South Korea's trade ministry said Monday it will seek ways to better protect investor rights from arbitrary regulations when holding talks with China to expand the scope of the two countries' free trade agreement to the service and investment sector.
The Ministry of Trade, Industry and Energy said it will push for the FTA talks in a way that creates new business opportunities for local companies in the tourism, culture, legal and medical industries.
South Korea and China implemented the FTA focused on lowering tariffs on goods in December 2015 and are set to engage in talks to include the service and investment sectors.
"We will pave the way for Korean companies to enter the rapidly growing Chinese service market and push for establishing effective investor protection measures for local companies that invest in China," the ministry said in a report submitted to the National Assembly.
|Paik Un-gyu (L), South Korea`s ministry of trade, industry and energy, meets his Chinese counterpart Zhong Shan in Beijing on Dec. 15, 2017, in this photo provided by his ministry. (Yonhap)|
Since South Korean companies have grappled with non-trade barriers like investment restrictions and regulations, industry experts have expressed hope that follow-up negotiations would provide easier access to the 1.4 billion consumer market.
China has been reducing its focus on manufacturing to restructure itself toward a more service-oriented economy. China's service industry weighed in at $5.6 trillion in 2016, becoming the world's second-biggest market.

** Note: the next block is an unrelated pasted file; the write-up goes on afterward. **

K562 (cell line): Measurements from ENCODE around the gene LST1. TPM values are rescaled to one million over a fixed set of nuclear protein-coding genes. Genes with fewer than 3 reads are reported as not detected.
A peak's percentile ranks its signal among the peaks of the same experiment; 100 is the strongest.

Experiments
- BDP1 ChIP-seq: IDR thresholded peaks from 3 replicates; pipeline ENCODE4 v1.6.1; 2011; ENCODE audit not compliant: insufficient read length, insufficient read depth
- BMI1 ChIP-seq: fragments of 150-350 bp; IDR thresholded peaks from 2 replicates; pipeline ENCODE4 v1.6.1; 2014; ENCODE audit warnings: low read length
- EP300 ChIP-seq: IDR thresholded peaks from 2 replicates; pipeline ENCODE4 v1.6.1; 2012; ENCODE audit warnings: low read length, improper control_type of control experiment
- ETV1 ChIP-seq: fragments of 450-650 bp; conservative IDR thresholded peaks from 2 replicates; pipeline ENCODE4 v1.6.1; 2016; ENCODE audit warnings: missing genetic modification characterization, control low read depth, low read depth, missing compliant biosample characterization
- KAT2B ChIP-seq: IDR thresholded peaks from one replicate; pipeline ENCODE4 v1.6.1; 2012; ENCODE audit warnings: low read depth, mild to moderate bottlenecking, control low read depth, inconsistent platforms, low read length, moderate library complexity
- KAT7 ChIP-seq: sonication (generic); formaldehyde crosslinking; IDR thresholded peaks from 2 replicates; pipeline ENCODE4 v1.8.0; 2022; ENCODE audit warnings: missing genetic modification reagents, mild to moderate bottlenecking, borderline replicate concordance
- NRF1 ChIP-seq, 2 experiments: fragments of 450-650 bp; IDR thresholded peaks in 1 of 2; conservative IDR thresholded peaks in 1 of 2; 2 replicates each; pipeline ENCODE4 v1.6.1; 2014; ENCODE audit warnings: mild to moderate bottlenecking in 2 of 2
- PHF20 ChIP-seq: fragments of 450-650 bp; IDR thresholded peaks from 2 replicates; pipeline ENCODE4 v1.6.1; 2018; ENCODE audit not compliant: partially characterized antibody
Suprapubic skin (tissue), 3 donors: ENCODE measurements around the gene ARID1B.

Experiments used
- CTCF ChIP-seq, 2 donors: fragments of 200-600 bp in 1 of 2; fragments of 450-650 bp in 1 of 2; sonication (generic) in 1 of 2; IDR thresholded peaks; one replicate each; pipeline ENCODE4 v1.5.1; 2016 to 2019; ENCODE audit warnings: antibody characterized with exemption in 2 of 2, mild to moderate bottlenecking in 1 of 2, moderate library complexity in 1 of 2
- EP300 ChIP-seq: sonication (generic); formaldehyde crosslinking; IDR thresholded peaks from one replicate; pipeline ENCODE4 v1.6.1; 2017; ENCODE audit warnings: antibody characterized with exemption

To further lower trade barriers, local companies and experts have stressed the importance of the Chinese government's transparency and consistency in implementing regulations on foreign companies and investors to create a stable business environment regardless of the diplomatic relations between the two nations.
The ministry said it will push to improve the investor-state dispute settlement clause, which would allow investors to take legal actions against alleged discriminatory practices through international arbitration bodies.
"We will make efforts to ease difficulties of Korean companies related to remittance and liquidation procedures, and improve the ISDS system for investors," the ministry said.
The exiting trade deal covers investor protection and compensation measures in case of conflicts between investors and governments, but it fell short of fending off retaliatory actions by China amid soured ties between the two nations.
Last year, South Korean retailers and tourism agencies suffered from weak sales and unfavorable sentiment in China over Seoul's deployment of an American missile system, which soured two-way relations and triggered a boycott of South Korean-made goods. (Yonhap)